2nd Reading: Romans 11: 33-36

It was frustrating to Paul that the people he loved, including Gentile converts, could not see what was so clear to him:  that Jesus is Messiah and Savior of the world.  He tried to understand, but there was no explanation.  He finally decided to accept and trust God’s will (Birmingham, W&W, p. 488).  Consider how this might ring true in your life – a loved one doesn’t understand a deep truth that you believe in.  What do you do?  Do you trust and hand it over to God?

The Gospel: Matthew 16: 13-20

It is only Matthew’s gospel that has the section on Simon as Peter, the ‘rock,’ and the giving of the keys of the kingdom along with the ‘binding and loosening.’ He also is the only one to use the word church here. He uses it again in 18: 17-18 when the binding and loosening is given to the whole community. Later theology with its profound experience of the Risen Christ is certainly reflected in this passage. Yet, it also reflects the ‘Mediterranean mind’ of Jesus’ culture which was much more oriented toward the ‘community’ than we are. It would be, for instance, very common for someone to care about what others think about them.  Jesus, like all the other humans of his time and culture, would value such feedback. And, in Jesus’ case, it might have been even more important because he did not fit any of the usual stereotypes. Jesus was not just the usual ‘person from Nazareth’ or the common artisan or stone worker’s son. (The Cultural World of Jesus, Cycle A, John Pilch, 127+)  We are seeing the humanity of Jesus.

Keys were a very important sign of power and authority in the ancient world.  It was a sign of sharing in the power of the king; it enabled one to open, to provide access to the source of power, the ruler. These keys were large and cumbersome – often two feet in length. They were worn on a loop slung over the shoulder by the person who had the authority ‘to open.’ Furthermore, this passage is emphasizing certain important faith components. One, the church, the community of believers, must be rooted in the confession of Jesus as Messiah (Christ) and Son of God (Lord). What makes Peter a ‘foundation rock’ for this church is his faith relationship with Jesus.  Two, the church that we belong to is by nature a church in conflict; it is the designated opponent of evil in the world. It must be the champion of truth, goodness, justice, and right. And, despite the suffering and challenge that evil may bring, the jaws of death (the gates of Hades) will not prevail against it.  (Celebration, August, 2005)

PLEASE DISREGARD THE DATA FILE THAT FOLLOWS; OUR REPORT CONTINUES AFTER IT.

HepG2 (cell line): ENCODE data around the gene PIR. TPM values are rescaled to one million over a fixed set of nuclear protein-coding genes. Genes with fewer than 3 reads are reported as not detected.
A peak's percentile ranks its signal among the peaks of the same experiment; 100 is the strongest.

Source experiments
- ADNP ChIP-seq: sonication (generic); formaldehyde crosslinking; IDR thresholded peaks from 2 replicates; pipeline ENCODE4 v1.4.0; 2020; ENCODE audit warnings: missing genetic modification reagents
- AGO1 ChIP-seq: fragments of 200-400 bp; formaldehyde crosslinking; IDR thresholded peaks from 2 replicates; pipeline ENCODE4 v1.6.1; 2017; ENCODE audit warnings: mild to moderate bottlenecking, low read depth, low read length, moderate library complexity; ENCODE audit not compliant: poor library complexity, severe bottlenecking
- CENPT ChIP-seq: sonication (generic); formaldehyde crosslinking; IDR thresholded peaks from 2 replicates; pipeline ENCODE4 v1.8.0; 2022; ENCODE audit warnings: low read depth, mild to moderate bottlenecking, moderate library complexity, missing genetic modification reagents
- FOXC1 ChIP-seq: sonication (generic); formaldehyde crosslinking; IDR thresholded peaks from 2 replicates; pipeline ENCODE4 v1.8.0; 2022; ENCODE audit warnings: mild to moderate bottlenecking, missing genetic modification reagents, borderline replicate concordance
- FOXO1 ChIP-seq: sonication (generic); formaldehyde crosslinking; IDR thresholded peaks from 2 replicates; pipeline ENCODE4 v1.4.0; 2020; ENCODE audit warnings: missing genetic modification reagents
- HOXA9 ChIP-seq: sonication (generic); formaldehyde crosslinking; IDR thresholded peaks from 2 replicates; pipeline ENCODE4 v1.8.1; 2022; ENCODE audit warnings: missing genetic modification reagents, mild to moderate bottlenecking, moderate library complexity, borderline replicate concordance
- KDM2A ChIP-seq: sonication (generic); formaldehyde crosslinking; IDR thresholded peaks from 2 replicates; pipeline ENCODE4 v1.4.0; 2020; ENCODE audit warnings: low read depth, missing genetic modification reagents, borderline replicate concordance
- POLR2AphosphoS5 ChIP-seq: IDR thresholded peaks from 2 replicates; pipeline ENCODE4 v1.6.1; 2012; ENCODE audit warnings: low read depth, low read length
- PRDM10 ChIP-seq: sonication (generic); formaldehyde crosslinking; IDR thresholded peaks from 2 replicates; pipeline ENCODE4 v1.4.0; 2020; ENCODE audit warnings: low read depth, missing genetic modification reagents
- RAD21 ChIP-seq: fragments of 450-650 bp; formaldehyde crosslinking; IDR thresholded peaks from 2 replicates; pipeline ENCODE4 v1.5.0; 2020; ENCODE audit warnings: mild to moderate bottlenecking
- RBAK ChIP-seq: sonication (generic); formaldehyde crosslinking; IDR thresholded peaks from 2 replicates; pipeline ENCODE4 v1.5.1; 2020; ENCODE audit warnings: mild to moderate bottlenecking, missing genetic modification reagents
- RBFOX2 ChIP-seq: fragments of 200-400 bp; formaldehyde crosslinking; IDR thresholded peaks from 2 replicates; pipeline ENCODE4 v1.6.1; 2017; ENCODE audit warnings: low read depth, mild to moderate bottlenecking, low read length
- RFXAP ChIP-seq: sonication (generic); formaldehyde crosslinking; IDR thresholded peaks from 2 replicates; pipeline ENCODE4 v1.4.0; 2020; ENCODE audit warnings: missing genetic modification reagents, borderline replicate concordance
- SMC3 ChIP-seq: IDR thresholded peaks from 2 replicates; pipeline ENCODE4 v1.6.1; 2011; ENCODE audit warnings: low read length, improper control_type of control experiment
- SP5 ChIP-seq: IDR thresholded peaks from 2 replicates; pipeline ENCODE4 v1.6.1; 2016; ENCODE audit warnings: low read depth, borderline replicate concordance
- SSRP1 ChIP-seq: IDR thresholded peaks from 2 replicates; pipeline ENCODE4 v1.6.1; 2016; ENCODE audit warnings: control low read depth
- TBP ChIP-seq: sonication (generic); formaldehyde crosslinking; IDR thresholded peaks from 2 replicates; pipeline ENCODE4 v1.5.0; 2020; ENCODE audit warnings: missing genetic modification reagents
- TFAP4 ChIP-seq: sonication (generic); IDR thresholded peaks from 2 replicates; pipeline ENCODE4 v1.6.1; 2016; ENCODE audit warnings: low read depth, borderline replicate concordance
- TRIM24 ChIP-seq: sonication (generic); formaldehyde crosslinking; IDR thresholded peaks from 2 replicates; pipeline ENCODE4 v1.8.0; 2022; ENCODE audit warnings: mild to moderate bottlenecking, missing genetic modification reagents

This passage concerning Peter must have been very important to Matthew’s community. What – in the end – made Peter such a good choice? He certainly had his faults. In fact, in just a few more lines in the gospel Peter is told by Jesus that he is an obstacle and a satan (See the gospel for the following week) because he does not want him to confront evil and the suffering that will come from that. He is told by Jesus to get behind him – of course that is where all of Jesus’ followers belong. Peter is a leader who knew failure and misunderstanding. But Peter never gave up on the mercy of God that he found in Christ Jesus (John Kavanaugh, “The Word Embodied,” http://liturgy.slu.edu. & “Exploring the Sunday Readings,” August, 2008)

The question is also very personal – asked directly of his followers, and each of us – for Jesus must be a personal discovery. Our knowledge of Jesus cannot be second hand. It is not knowing about Jesus. It is about knowing Jesus. Jesus demands a personal response . . . Peter is the first to make this personal response. On such a response of faith in Christ God will gather his people (the word, church, means a gathering of the people of the Lord). Jesus is the cornerstone; those who come to know and trust in Jesus as the Christ will become the stones or rocks that will build a new gathering, a new temple for all times and all people. And the gates of Hades (the place of the dead) will not prevail against such a gathering of faith. (Wm. Barclay, The Gospel of Matthew, 133-146)

Authority – the focus of this week’s readings – is today about the power to enforce laws or to judge or determine what is right or true. An accepted source of expert information is also called an authority. Our English word is rooted in the Latin word auctorem or autor, which means enlarger, founder, or, more literally, one who causes to grow. Thus, it could be inferred that those on whom authority has been conferred are vested with the power and responsibility to help others to grow. This authority can either be used rightly or it can be abused.